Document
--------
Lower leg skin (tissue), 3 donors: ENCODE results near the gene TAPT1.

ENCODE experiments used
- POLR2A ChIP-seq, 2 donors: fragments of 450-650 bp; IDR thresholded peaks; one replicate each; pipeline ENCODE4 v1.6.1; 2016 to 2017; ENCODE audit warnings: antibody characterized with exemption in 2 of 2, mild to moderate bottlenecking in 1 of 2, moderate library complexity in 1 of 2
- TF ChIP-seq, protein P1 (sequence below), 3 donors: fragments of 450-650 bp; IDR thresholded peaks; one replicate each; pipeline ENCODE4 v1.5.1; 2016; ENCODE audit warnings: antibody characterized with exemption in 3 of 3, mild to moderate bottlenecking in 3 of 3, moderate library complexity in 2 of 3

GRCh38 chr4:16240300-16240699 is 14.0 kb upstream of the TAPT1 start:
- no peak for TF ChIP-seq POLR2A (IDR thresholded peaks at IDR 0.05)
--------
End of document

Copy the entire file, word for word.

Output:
Lower leg skin (tissue), 3 donors: ENCODE results near the gene TAPT1.

ENCODE experiments used
- POLR2A ChIP-seq, 2 donors: fragments of 450-650 bp; IDR thresholded peaks; one replicate each; pipeline ENCODE4 v1.6.1; 2016 to 2017; ENCODE audit warnings: antibody characterized with exemption in 2 of 2, mild to moderate bottlenecking in 1 of 2, moderate library complexity in 1 of 2
- TF ChIP-seq, protein P1 (sequence below), 3 donors: fragments of 450-650 bp; IDR thresholded peaks; one replicate each; pipeline ENCODE4 v1.5.1; 2016; ENCODE audit warnings: antibody characterized with exemption in 3 of 3, mild to moderate bottlenecking in 3 of 3, moderate library complexity in 2 of 3

GRCh38 chr4:16240300-16240699 is 14.0 kb upstream of the TAPT1 start:
- no peak for TF ChIP-seq POLR2A (IDR thresholded peaks at IDR 0.05)